The timing for oil’s price drop couldn’t be worse for the U.S.-Iraq entanglement, the Washington Post reports. As the U.S. hopes to cut the cord, Iraq is facing budget shortfalls brought on in part by their own incompetence and in part by the halving of the price of oil.
Now that there isn’t pricey oil to ease the nations transition to independence, there’s a good chance violent outbreaks will occur. What could have prevented this? It looks like better discipline on our part and the Iraqis.
Here’s a condensed version of the story:
- Iraq can’t maintain billions of dollars worth of U.S. donated equipment, due to the budget shortfall.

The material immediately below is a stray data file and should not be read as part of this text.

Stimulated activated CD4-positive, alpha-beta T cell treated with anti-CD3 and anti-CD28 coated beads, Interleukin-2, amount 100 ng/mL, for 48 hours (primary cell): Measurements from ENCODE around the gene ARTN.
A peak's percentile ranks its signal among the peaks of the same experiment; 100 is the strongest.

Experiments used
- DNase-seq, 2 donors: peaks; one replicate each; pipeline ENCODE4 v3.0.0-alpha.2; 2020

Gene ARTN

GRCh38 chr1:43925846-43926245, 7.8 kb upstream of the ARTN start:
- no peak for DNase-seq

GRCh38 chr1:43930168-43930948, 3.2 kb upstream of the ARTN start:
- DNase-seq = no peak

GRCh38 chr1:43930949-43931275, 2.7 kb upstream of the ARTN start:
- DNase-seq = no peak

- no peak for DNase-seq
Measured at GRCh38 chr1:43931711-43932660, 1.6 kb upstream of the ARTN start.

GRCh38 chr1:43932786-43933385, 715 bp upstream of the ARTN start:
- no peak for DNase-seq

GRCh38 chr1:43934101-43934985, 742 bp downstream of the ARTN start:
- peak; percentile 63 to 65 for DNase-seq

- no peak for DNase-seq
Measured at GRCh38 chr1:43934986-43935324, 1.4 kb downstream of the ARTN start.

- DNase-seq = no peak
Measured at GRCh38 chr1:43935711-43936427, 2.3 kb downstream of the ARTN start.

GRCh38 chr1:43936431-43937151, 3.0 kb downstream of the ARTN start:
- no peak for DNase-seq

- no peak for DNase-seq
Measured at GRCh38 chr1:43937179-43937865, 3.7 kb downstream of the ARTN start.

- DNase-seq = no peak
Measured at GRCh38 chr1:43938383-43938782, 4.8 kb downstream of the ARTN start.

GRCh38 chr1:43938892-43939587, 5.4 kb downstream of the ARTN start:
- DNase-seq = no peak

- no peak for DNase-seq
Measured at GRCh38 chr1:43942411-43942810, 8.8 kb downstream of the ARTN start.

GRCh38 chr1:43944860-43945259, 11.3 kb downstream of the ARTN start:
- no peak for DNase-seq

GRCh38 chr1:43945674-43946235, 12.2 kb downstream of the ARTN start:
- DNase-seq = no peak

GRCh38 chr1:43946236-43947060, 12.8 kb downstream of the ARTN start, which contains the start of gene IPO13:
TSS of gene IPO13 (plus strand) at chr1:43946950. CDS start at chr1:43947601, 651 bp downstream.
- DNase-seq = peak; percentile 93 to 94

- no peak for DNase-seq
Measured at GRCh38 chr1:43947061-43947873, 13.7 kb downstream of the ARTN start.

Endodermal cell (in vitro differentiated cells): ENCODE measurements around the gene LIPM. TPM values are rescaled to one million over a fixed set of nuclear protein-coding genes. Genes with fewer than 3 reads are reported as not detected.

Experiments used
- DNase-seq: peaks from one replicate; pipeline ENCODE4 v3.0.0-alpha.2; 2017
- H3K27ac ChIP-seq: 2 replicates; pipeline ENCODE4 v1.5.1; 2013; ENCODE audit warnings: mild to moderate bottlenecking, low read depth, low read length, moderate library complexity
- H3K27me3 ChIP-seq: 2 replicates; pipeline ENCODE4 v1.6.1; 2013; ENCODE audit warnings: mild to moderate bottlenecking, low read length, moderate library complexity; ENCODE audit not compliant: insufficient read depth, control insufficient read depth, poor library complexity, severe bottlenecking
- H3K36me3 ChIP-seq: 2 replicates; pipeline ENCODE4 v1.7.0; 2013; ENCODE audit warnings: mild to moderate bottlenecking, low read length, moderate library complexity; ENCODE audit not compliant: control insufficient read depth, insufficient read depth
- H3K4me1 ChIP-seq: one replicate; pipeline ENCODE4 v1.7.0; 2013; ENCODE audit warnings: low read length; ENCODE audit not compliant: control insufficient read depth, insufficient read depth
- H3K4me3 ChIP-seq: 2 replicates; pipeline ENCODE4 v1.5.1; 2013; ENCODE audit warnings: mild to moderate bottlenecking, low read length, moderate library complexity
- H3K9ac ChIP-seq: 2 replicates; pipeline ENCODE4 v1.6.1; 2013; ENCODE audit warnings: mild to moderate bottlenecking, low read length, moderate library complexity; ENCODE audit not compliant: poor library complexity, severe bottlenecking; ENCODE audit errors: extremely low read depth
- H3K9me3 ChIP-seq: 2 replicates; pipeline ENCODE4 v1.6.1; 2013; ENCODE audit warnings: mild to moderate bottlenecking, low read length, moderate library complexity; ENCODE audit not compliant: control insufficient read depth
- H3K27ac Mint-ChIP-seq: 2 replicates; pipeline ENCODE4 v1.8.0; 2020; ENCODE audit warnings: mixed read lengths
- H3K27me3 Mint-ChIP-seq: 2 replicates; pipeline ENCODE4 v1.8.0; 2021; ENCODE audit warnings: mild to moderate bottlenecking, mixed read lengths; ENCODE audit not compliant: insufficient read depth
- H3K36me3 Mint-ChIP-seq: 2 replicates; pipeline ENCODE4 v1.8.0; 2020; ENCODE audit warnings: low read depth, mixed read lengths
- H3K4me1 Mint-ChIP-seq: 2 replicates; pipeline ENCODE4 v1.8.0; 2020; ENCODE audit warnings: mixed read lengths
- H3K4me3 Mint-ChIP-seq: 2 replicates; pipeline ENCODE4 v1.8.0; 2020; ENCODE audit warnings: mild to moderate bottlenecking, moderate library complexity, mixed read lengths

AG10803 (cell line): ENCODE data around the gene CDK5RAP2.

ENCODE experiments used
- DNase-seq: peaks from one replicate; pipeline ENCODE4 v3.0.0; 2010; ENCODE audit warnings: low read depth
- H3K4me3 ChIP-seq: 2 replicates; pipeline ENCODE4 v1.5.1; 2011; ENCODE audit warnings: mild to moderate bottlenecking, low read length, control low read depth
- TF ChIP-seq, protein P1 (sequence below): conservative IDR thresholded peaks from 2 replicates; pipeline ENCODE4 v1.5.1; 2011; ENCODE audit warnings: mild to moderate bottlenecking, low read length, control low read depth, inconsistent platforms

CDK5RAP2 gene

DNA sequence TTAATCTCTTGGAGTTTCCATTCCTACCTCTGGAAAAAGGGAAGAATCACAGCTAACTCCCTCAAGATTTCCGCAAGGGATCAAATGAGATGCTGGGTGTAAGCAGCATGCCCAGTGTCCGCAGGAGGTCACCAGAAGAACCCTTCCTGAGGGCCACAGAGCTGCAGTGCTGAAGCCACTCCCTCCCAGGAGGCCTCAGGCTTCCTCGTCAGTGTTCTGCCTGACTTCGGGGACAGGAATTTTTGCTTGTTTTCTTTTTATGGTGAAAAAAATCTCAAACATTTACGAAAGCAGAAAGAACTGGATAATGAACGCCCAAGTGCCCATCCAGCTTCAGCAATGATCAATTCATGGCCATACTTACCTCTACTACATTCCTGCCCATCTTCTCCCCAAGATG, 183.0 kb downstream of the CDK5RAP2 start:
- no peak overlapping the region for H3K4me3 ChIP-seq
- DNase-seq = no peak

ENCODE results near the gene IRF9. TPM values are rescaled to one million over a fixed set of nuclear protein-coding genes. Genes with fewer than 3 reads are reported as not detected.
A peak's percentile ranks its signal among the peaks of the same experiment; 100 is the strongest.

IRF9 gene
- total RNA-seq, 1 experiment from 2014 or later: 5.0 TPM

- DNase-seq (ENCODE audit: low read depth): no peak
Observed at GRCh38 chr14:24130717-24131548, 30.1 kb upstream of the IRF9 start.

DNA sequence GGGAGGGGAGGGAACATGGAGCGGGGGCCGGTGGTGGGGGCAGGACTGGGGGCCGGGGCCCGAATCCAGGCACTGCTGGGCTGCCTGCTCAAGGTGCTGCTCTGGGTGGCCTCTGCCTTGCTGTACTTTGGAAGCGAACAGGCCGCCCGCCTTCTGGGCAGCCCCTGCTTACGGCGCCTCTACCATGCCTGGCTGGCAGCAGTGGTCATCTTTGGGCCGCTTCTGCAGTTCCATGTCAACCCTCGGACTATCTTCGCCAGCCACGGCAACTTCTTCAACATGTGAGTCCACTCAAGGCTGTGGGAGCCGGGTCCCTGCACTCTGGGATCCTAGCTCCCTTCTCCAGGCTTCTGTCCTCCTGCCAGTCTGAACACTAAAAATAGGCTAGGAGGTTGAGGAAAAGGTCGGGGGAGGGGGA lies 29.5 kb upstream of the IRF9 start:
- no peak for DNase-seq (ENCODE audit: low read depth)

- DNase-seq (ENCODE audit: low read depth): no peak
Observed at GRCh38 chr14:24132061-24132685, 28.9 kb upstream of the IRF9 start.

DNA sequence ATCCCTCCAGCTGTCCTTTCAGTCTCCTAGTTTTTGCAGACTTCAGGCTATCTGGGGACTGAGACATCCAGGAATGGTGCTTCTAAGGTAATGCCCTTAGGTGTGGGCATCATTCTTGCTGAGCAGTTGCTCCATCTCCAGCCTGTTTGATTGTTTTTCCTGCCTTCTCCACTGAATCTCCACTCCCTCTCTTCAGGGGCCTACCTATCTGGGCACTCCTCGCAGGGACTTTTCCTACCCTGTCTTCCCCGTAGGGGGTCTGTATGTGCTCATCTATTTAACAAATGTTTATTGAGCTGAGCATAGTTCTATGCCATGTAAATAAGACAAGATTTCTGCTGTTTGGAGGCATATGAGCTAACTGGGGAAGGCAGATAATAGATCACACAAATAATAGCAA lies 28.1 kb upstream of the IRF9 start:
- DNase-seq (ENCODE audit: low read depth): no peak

- American military experts told the defence Ministry that it needed to allocate at least $68 million this year for spare parts for U.S.-donated equipment. The ministry set aside $1 million, U.S. officials said.
- U.S. spent $628 million building maintenance capabilities, when it only wanted to spend $228 million doing it. Iraq hasn’t taken responsibility of the maintenance, which is costing us extra.
- There’s 262,000 Iraqi soldiers on payroll, roughly 12,000 more than its authorised strength. When there’s an audit to see who should be getting paid and who gets cut, expect violent outbreaks.
These would be problems regardless, but with cheap oil, they become much worse.
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